How loud is too loud? Identifying noise levels that deter older restaurant patrons
As restaurants get noisier, the increasing noise levels could deter older patrons, especially those with mild to severe hearing loss.

The greening of the earth is approaching its limit
Vegetation has a key role in mitigating climate change because it reduces the excess CO2 that we humans emit into the atmosphere.

UCI, UCSD study: People more likely to pick up prescriptions via automated kiosks
Ever see long lines at the pharmacy counter and give up on a medication, or find that the drive is just a little too long?

AAV capsid-promoter interactions in the non-human primate brain
The phenomenon of AAV capsid-promoter interaction recently seen in the rat central nervous system has now been shown to occur in the non-human primate brain.

Quantitative approach on understanding how epigenetic switches control gene expression
Scientists at Tokyo Institute of Technology decipher how to quantitatively assess the effects of specific epigenetic changes on the rate of transcription by developing a mathematical model.

A gene from ancient bacteria helps ticks spread Lyme disease
One reason ticks spread Lyme disease so well goes back to a unique evolutionary event.

Testing memory over four weeks could predict Alzheimer's disease risk
New research suggests testing people's memory over four weeks could identify who is at higher risk of developing Alzheimer's disease before it has developed.

Cost information increases utility of decision aids for shared decision making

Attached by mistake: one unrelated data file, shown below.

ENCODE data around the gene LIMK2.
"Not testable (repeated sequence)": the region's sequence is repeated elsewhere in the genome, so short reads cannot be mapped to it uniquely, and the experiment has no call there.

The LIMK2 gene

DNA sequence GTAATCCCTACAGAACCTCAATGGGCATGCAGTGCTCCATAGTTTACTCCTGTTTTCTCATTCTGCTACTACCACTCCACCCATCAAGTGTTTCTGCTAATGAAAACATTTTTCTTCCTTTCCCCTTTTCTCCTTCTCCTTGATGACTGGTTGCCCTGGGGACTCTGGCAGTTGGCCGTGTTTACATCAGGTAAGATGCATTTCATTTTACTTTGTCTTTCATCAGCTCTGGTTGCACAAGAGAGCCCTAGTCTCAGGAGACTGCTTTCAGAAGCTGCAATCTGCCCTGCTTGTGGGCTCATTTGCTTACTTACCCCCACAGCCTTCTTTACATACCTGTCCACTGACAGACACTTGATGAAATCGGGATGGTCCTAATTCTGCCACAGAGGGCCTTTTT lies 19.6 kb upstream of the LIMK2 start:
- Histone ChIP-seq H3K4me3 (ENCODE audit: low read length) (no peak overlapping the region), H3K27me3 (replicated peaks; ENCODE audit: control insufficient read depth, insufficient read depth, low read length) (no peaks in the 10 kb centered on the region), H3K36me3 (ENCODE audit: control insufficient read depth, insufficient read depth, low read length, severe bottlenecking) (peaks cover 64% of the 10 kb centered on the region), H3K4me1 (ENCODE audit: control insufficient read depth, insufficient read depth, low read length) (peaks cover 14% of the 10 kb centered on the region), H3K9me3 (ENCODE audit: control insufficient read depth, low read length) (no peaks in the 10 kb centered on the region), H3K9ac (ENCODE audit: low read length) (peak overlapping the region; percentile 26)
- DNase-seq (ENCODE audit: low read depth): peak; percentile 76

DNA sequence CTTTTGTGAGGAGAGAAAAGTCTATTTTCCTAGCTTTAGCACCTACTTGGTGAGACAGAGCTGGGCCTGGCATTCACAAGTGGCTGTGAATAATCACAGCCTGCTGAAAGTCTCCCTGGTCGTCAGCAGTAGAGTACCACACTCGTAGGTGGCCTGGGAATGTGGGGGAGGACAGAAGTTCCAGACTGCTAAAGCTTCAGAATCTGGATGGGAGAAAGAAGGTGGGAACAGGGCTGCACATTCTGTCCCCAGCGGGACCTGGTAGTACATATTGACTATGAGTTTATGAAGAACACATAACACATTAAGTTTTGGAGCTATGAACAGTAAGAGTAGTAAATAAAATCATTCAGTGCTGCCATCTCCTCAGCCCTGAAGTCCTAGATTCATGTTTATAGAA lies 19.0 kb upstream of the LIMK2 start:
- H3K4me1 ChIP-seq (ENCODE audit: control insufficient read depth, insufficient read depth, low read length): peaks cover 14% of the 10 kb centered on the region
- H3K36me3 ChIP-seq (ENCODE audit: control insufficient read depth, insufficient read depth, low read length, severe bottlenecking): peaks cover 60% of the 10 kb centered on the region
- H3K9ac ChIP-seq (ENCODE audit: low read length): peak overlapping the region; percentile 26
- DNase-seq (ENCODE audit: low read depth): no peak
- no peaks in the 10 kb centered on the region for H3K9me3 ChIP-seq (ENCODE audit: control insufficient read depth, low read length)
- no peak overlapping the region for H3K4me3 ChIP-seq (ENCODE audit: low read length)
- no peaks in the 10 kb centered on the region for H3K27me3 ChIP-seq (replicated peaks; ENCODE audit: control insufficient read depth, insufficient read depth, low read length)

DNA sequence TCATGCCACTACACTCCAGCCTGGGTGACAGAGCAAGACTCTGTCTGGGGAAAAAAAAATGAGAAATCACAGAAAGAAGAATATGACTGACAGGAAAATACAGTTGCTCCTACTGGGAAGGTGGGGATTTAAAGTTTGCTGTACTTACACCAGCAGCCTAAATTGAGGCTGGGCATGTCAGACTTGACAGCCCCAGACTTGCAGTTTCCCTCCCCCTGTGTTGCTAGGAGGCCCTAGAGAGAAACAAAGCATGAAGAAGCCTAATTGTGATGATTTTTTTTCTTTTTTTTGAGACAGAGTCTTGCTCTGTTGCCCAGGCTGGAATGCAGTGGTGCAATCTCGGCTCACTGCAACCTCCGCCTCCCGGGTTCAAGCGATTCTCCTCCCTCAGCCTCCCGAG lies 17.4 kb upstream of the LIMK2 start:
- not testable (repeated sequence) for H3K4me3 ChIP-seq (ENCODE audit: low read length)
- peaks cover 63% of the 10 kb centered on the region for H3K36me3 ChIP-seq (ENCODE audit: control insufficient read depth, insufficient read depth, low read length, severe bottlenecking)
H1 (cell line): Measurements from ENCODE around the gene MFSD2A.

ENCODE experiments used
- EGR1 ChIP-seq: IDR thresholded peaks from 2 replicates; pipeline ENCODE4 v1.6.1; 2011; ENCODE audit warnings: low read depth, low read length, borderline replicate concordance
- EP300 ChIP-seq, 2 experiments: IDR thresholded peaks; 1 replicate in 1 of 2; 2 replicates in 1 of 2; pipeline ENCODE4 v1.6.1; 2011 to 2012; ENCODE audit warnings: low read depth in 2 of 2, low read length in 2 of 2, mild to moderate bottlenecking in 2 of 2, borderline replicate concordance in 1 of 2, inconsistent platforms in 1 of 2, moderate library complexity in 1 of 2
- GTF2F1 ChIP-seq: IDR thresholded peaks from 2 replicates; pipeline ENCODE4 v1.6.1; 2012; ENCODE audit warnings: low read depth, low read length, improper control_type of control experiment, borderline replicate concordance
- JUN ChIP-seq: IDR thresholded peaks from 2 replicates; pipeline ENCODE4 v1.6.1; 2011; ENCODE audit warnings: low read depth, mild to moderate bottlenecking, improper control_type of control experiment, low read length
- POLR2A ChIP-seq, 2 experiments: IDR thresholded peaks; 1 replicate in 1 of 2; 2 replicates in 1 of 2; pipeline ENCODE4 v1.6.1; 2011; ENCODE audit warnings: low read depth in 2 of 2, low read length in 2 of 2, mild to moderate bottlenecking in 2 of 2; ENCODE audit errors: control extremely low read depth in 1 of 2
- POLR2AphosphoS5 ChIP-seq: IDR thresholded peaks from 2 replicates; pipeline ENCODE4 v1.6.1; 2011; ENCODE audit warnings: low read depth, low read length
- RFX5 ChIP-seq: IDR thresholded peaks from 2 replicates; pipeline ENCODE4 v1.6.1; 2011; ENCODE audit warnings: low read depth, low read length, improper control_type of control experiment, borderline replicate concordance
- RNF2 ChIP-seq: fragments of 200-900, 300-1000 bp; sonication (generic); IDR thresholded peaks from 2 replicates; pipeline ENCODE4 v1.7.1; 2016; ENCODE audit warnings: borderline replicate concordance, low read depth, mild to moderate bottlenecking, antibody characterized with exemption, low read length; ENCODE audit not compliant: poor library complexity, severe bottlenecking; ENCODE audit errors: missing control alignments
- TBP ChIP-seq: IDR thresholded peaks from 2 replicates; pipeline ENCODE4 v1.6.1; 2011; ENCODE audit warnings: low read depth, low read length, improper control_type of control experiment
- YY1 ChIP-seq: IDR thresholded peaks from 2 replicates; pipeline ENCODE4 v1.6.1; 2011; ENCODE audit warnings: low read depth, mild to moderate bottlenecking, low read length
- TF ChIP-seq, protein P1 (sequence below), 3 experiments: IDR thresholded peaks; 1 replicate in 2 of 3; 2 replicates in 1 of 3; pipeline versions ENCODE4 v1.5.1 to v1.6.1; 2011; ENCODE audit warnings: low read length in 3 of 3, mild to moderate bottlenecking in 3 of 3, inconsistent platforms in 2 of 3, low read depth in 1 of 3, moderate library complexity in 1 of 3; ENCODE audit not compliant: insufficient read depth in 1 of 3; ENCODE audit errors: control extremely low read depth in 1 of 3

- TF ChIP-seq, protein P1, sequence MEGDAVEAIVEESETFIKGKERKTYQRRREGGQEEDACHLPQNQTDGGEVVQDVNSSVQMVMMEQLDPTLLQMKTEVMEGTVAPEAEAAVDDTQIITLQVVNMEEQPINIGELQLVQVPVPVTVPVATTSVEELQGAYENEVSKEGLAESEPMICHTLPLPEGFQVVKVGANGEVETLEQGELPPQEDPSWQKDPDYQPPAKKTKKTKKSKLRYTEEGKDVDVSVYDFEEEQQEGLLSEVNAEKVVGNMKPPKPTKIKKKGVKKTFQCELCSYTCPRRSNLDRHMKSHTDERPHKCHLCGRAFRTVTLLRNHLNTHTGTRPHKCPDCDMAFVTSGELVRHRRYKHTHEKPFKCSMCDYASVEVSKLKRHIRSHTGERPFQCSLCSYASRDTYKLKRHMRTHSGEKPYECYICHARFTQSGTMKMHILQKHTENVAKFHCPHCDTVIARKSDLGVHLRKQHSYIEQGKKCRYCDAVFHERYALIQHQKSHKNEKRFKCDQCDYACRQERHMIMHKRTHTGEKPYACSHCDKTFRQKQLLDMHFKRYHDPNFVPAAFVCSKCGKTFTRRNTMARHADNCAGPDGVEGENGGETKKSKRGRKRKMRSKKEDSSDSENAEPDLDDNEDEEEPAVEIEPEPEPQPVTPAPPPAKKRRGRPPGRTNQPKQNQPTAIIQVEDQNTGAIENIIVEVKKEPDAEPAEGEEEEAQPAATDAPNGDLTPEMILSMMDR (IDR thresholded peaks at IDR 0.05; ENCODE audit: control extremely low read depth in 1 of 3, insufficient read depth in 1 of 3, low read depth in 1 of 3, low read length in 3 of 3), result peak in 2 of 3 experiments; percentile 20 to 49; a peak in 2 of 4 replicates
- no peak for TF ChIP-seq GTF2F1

Cost information, when paired with information about clinical treatment options, greatly enhances the value of shared decision making, reported a FAIR Health brief released today.

Americans must be vigilant against anti-vax rumors in 'fractured media universe'
As the world watches how UK residents respond to COVID-19 vaccinations, three leading experts on the virus are urging Americans and the US government to be vigilant against anti-vaccination advocates and their 'rumors, misinformation, and conspiracy theories in a fractured media universe.'

When it comes to feeling pain, touch or an itch, location matters
When you touch a hot stove, your hand reflexively pulls away; if you miss a rung on a ladder, you instinctively catch yourself.

Artificial Chemist 2.0: quantum dot R&D in less than an hour
A new technology, called Artificial Chemist 2.0, allows users to go from requesting a custom quantum dot to completing the relevant R&D and beginning manufacturing in less than an hour.

Beta-blockers display anti-inflammatory effects in advanced liver disease
Beta-blockers are used to prevent internal bleeding in patients with liver cirrhosis and portal hypertension.

How much does the way you speak reveal about you?
Listeners can extract a lot of information about a person from their acoustic speech signal.

A genetic shortcut to help visualize proteins at work
A group at Gladstone Institutes and UC San Francisco (UCSF) has demonstrated that a large-scale and systematic genetic approach can indeed yield reliable and detailed information on the structure of protein complexes.

Researchers create roadmap for eliminating defects in health care value
A new paper states that the U.S. health care system spends in excess of $1.3 trillion annually on sub-optimal behavior and outlines a roadmap for reducing costs by eliminating defects in health care value.

Calibrating kidney function for cancer patients
A new model to evaluate kidney function can help clinicians find the right balance between treating cancer and avoiding chemotherapy's dangerous side effects.

Mail-order medications often exposed to unsafe temperatures, study shows